Nutrition is preventive medicine


Does your lifestyle promote health?

Too often we start taking care of our bodies when we don’t feel well, get sick or injured, or when something is wrong. Much of healthcare that we know today is actually sick-care. You go to the doctor when you’re sick. You take medication when you’re ill or hurting. You stretch when there is a tightness. Seek help when depressed. Rest when there is pain.

We take our health for granted. Then, when it fails, we rely on doctor visits, medications, the hope/belief that we will be fixed for good, and have to deal with the accompanying costs. While yes, those things make you well, especially when acute illness or injury strike, they do not fix weak immunity. These are just a band aid for a lifestyle that promotes weak immunity.

As we age, our everyday life (eating habits, drinking habits, stress, sleep, exercise, etc.) takes a toll on our bodies. The wear and tear of poor eating and drinking habits, high stress, poor sleep, lack of exercise and living nonstop busy lives influences weight gain and illness. Therefore, our everyday life either promotes health or its demise. More specifically, your lifestyle either prevents or fuels diabetes, cardiovascular disease, depression, inflammation, pain, cancer, and other chronic diseases.

True healthcare starts with you.

While we cannot change our genetics, we can modify our lifestyle to promote a healthy life. It is fueled by nourishing eating habits, regular exercise, positive emotions, thoughts, and relationships, and proper sleep and stress management. True healthcare is preventative and it’s never too late to choose to live a healthy lifestyle.

While there are many things you can modify to improve your health, eating habits are one of the most important. Food influences our health every time we eat. That is at least 3 times a day for most of us. When you think of it this way, everything you eat matters.

Processes that break down food and beverages we consume actually begins before we even take a bite or sip. Has your mouth ever watered thinking about the meal you are about to eat?  We have an increase in saliva and secrete hormones, such as insulin involved in digestion in anticipation. Our body must breakdown, store, and/or use all the nutrients we consume at every meal. This takes hours and how many hours depends on the quantity and content of the meal. We have a rise and fall in blood glucose, fatty acids, amino acids, and hormones such as insulin, leptin, and ghrelin. Therefore, we are in a state of digestion, or postprandial state most of our waking hours.

Why is what we eat so important? What we eat heavily influences our metabolism, which refers to the sum of the chemical processes that sustain a living organism. These including converting food to fuel and transport of substances between cells. Our metabolism requires certain nutrients (called essential nutrients) that must be obtained through our diet because our bodies do not make them. These nutrients are vital to life and include essential vitamins and minerals (from plants and some animal fats), fatty acids (derived from fats), and amino acids (derived from protein). We get these nutrients from vegetables, fruits, nuts, oils, meats, grains, etc. It should be noted that, while there are essential vitamins and minerals, fatty acids, and amino acids, there is no essential carbohydrate. Cooking, extracting, and processing foods changes and subtracts the amount of nutrients in a food. For example, a whole apple has more nutrients than apple juice (which is comparable to soda in sugar content). Highly processed foods, such as ramen noodles, breakfast cereals, granola bars, cakes, fruit snacks, sodas, processed meats and oils, etc., have been modified to an extent that they contain fat and carbohydrates, but very few nutrients.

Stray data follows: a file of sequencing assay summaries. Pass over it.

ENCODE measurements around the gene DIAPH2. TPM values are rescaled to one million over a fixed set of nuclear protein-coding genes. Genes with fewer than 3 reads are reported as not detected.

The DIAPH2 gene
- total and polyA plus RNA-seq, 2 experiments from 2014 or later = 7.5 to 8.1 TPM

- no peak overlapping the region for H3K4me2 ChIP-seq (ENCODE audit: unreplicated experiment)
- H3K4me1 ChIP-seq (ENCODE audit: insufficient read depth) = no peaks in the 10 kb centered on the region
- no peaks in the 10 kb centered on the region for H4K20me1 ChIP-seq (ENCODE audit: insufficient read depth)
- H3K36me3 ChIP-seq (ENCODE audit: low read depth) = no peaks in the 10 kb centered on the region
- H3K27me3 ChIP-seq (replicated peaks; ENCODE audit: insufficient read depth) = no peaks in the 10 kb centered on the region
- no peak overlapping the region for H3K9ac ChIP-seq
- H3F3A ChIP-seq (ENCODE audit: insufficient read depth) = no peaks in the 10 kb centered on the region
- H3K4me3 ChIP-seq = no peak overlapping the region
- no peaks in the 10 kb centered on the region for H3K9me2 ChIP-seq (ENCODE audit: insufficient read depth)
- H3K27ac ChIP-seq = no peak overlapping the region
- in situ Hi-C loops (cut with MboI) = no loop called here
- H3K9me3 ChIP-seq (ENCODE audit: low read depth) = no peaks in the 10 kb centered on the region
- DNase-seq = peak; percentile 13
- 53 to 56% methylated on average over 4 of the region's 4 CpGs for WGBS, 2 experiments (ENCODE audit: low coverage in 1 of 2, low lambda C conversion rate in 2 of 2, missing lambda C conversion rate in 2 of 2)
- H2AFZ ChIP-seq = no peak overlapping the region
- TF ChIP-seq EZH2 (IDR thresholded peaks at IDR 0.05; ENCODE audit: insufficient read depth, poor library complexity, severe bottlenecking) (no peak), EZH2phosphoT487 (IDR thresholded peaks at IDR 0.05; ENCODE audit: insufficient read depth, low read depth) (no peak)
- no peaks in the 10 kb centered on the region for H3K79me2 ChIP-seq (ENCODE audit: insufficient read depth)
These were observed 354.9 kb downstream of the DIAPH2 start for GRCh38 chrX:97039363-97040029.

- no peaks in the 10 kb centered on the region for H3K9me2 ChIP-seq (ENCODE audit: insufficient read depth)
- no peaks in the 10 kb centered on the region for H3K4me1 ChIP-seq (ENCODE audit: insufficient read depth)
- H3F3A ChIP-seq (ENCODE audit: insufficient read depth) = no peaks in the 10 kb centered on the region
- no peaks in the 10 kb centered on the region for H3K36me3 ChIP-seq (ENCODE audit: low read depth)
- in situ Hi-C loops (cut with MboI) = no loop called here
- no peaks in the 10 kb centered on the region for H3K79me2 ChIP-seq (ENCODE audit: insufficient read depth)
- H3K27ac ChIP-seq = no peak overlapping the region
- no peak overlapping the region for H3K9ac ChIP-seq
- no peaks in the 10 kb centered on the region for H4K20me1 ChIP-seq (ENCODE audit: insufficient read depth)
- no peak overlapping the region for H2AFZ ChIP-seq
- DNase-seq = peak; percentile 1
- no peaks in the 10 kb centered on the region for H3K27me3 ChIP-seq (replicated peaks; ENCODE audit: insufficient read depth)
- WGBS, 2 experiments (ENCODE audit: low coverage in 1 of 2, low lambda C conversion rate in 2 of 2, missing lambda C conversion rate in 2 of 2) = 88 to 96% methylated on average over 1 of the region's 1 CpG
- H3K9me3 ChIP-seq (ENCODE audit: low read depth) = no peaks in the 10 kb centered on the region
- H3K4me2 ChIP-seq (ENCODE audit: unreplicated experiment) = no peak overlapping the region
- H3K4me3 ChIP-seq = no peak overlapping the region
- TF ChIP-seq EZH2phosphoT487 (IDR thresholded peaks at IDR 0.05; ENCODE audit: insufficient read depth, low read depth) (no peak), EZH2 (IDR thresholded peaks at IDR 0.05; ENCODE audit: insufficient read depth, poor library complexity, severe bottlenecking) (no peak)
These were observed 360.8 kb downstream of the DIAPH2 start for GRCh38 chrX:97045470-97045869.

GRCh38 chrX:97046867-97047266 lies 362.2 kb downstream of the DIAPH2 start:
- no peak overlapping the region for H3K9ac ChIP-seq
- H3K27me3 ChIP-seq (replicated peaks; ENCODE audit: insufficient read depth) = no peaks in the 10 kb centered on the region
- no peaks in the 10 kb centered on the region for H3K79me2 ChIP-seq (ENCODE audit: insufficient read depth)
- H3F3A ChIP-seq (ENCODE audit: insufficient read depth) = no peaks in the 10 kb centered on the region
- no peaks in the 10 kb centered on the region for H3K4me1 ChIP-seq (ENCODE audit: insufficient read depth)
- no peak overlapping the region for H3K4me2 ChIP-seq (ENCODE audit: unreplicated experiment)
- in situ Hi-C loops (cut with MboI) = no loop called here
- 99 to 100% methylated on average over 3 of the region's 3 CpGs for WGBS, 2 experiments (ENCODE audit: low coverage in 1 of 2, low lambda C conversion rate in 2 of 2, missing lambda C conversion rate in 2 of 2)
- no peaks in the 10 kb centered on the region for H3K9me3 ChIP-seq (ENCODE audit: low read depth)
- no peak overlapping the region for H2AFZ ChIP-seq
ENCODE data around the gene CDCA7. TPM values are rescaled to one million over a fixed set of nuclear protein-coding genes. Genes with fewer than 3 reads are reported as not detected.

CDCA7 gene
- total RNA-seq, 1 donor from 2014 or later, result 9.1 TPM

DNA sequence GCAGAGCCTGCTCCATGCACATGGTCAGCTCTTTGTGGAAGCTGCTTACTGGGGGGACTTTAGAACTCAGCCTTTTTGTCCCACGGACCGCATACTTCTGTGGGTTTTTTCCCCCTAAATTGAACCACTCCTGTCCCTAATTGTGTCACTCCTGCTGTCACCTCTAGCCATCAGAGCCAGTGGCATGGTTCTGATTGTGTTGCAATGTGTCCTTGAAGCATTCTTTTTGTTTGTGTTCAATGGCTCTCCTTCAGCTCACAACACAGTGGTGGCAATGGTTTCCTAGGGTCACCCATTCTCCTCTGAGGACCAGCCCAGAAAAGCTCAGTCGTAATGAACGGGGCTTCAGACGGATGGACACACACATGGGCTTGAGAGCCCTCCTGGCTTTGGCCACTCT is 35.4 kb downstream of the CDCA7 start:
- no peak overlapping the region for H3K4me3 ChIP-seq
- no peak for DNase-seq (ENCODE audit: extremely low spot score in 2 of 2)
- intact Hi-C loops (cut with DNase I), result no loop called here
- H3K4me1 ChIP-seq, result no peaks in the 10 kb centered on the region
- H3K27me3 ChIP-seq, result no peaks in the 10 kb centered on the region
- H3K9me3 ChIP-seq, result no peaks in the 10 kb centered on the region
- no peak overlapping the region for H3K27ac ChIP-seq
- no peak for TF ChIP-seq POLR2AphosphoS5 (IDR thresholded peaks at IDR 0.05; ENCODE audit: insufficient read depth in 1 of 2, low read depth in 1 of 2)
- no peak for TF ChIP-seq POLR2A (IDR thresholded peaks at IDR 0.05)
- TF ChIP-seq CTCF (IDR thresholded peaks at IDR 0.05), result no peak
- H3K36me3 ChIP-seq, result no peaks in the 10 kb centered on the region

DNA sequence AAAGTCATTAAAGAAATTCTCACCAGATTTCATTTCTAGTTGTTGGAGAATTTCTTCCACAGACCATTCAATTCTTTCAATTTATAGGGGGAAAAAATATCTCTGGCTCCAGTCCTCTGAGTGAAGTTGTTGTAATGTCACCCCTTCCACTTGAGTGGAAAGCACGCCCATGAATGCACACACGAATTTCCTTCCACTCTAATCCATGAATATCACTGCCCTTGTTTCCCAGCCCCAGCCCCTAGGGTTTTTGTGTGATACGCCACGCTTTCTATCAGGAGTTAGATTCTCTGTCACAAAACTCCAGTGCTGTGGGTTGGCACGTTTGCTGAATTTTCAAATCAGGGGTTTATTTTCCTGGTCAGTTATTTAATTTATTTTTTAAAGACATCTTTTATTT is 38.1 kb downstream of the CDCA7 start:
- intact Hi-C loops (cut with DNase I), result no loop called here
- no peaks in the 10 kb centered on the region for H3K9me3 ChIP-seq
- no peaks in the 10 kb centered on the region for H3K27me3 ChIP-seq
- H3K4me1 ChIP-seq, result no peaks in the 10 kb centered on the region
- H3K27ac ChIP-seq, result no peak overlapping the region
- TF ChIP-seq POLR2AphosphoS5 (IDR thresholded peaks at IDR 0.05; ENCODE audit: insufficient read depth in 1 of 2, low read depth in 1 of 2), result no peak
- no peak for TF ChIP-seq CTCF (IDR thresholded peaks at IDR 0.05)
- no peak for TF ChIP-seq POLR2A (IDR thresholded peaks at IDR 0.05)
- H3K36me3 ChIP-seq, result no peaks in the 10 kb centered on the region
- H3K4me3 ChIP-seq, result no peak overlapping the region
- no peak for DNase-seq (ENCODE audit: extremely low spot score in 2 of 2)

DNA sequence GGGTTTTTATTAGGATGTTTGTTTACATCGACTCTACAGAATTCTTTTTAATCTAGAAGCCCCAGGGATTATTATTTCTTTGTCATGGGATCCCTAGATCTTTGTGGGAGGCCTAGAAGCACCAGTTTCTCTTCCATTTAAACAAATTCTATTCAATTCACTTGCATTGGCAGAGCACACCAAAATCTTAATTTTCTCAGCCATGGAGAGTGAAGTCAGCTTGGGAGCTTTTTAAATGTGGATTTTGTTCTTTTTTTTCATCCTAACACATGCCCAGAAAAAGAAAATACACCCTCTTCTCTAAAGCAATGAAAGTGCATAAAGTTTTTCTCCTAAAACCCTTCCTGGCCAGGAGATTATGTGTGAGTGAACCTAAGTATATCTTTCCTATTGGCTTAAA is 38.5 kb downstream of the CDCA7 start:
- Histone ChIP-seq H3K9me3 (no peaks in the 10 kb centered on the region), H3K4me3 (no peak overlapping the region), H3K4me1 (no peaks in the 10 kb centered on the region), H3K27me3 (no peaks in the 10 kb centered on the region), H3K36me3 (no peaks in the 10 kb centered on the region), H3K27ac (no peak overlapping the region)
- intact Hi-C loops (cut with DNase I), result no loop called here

So, what do highly processed foods contribute to the body? Many of these foods have added sugars, oils, and other substances to enhance taste and texture to make you want more. Processed foods contain both fats and carbohydrates. In general, all carbohydrates are broken down into glucose (blood sugar) and absorbed into the bloodstream. This causes a spike in the hormone insulin. When glucose is in the blood, insulin is secreted from the pancreas and signals muscle, fat, and other cells to uptake the glucose and store in the cell. Nourishing, nutrient-packed sources of carbohydrates are whole foods (non- or minimally processed) such as vegetables, fruits, beans, and whole grains.

Habitual intake of highly processed foods contributes to the progression of chronic disease in many ways. For example, they cause the cells become desensitized, or resistant to the effects of insulin. Consequently, more insulin is needed per unit of glucose. Finally, the pancreas fatigues and production of insulin is severely impaired or stops all together, resulting in diabetes. Insulin also tells fat cells to store fat, therefore your body relies on glucose for fuel while storing the fat you eat. Frequently consuming highly processed foods can thus lead to weight gain, inflammation, and development of chronic disease. 

What can do today to improve your diet? Two things. First, add a serving of vegetables to each meal and, second, remove a serving of highly processed foods from each meal.

Now is the time. Tomorrow is not promised. Don’t take anything for granted, especially not your body or your health.

Contact SPINLab to get a personalized program to improve your health and reach your goals.